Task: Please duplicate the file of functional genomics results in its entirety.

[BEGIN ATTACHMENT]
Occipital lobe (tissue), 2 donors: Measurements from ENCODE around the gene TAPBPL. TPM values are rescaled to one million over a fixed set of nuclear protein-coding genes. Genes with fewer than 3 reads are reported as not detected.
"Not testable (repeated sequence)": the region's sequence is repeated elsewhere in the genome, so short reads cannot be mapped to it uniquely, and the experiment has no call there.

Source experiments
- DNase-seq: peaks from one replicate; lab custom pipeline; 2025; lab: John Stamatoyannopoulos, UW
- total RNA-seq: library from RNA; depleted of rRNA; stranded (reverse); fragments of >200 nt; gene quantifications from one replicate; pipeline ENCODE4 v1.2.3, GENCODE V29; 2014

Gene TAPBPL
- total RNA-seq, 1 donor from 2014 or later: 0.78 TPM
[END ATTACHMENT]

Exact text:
Occipital lobe (tissue), 2 donors: Measurements from ENCODE around the gene TAPBPL. TPM values are rescaled to one million over a fixed set of nuclear protein-coding genes. Genes with fewer than 3 reads are reported as not detected.
"Not testable (repeated sequence)": the region's sequence is repeated elsewhere in the genome, so short reads cannot be mapped to it uniquely, and the experiment has no call there.

Source experiments
- DNase-seq: peaks from one replicate; lab custom pipeline; 2025; lab: John Stamatoyannopoulos, UW
- total RNA-seq: library from RNA; depleted of rRNA; stranded (reverse); fragments of >200 nt; gene quantifications from one replicate; pipeline ENCODE4 v1.2.3, GENCODE V29; 2014

Gene TAPBPL
- total RNA-seq, 1 donor from 2014 or later: 0.78 TPM